“Wil!”

Wil turned in the crowded hall, but saw no one who might have spoken. She wasn’t even sure she’d heard her name at all, and felt she reacted merely at the hope of being named. Frowning and adjusting her straps, she continued on to her locker. Just past the stairwell, however, something or someone pulled on her backpack. She had just enough time to squeak a surprised, “Eep!” before disappearing into the art room.

“What the -” Wil began, turning, then stopped at the sight of Reagan’s highly-amused face. Wil let out a breath and changed her surprised expression for one of incredulity. “Reagan?”

Her carpool neighbor laughed, though in a more subdued manner than usual. “Sorry, Wil. Had to grab you since Hope said you didn’t get your note.”

Wil’s mouth dropped open, which only made Reagan snort. “I…” Reagan began, a twinkle in her eye and an impish smirk starting at the corners of her mouth, “I heard you had a busy morning.”

“How did you-” Wil asked, but a third bout of laughter cut her off.

In fact, Reagan covered her mouth and leaned on an art table for support. Several times, she seemed recovered, then resumed after looking at Wil’s ever-deepening scowl. Finally, Reagan managed to stop. “Wil,” she explained, “The whole school knows about Flasher Hurn.”

Wil’s eyebrows shot up. “Flasher?” She received an affirmative nod. “Flasher Hurn?” Another nod. “Wow.”

“Yeah. He’s not getting rid of that one for a while.”

“Wow,” Wil said again. She couldn’t help it. Poor Carl.

Reagan smiled, then pulled a pretend-disappointed face. “I just can’t believe none of you got a pic or anything!”

“You know we can’t have a -” Wil stopped, and her hand moved to her pocket. The phone she’d grabbed from that other guy was still there! They’d all forgotten about it in the excitement of Carl’s performance and the resultant fallout. Mrs. Bird had called everyone’s parents, made Carl apologize, and finally agreed to call the paramedics. Wil had just barely been released. They’d said her burns were practically superficial, bandaged the affected areas of her arm and fingers, and sent her off to lunch.

At which point Reagan had nabbed her. Wil looked at her captor.

“What?”

“That’s what I want to know. Why’d you grab me?”

The twisted smile Wil saw so often returned. “Oh, that. We’re having a meeting. Top Secret.” Reagan put a finger to her lips. “At the Top Secret blue table everyone can see if they want to, in the Top Secret lunchroom everyone eats in, at the Top Secret time of five minutes ago o’clock.”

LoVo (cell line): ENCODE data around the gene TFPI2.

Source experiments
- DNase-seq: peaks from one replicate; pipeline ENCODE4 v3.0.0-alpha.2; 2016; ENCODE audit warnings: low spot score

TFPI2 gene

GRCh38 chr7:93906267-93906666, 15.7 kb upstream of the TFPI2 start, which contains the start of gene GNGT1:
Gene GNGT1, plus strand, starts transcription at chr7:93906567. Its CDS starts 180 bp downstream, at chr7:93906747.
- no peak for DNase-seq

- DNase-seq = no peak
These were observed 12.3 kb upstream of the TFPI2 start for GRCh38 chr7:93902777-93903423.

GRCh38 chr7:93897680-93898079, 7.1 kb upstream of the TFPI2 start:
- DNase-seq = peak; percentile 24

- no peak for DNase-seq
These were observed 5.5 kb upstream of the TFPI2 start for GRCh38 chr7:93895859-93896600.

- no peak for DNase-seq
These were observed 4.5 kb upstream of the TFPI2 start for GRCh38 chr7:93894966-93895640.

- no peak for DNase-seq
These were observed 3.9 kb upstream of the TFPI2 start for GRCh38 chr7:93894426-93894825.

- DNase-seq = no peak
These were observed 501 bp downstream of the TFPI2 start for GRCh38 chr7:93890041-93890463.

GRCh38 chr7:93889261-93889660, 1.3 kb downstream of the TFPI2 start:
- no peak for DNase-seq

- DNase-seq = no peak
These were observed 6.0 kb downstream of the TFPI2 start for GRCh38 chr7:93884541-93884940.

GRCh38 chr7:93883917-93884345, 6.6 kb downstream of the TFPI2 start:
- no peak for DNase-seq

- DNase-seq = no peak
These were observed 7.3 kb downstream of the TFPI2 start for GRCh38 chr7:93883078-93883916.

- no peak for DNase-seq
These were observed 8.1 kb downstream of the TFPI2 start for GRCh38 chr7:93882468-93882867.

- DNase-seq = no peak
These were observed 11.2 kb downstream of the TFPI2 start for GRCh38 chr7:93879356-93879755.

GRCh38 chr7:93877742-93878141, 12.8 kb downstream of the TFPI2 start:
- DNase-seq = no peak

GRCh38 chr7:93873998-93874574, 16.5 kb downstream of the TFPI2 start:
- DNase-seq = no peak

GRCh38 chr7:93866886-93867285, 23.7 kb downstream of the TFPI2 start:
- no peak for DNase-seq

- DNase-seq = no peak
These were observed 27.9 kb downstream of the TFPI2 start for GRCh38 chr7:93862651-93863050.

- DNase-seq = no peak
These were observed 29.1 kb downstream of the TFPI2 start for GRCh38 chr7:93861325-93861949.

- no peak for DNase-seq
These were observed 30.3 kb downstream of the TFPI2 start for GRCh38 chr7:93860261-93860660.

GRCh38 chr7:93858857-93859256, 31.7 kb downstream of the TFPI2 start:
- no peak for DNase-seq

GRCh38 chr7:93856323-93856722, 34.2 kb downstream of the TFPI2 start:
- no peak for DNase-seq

Wil took a minute to process her friend’s rambling sentence. “Oh.”

“Yeah.” Reagan grabbed Wil’s bandage-free arm. “So, let’s go.”

 

Continued from Eighty-Five.
Keep reading to Eighty-Seven.

Wilhelmina Winters, Eighty-Five

It hadn’t been such a boring class after all, Wil reminisced. She crossed one foot back over the other and tried not to share that idea with the other members of her Chemistry group. They probably weren’t in the mood. She snuck a glance to her right and left, taking in their various poses of irritation and boredom.

She wished for something to do besides wait for her turn with only a motivational poster and her classmates to stare at. She should have grabbed the note from Hope, maybe, during their hasty escape to the office. None of them had thought to do much besides run, given the damage. If only Carl weren’t such a clumsy jerk, she thought.

Almost simultaneously, she and the others glared at the door to the nurse’s office. It was a closet, really, since they lacked an official nurse or sick room. Only in today’s case of potential chemical burning had their secretary, Mrs. Bird, demonstrated concern or permission to use some of the school’s precious medical supplies. Wil hoped the first aid kit was still in date, considered who was at fault, and rescinded that hope -at least for the bandages used on Carl.

She sighed. The girl who had gotten their experiment supplies rolled her eyes and said, “Yeah. What a jackass.”

Bobby and Wil snorted, and Wil saw a slight smile on the boy’s face whose name she did not know. He’d been right next to Carl when Carl had spilled their supplies, and was therefore third in line to be seen.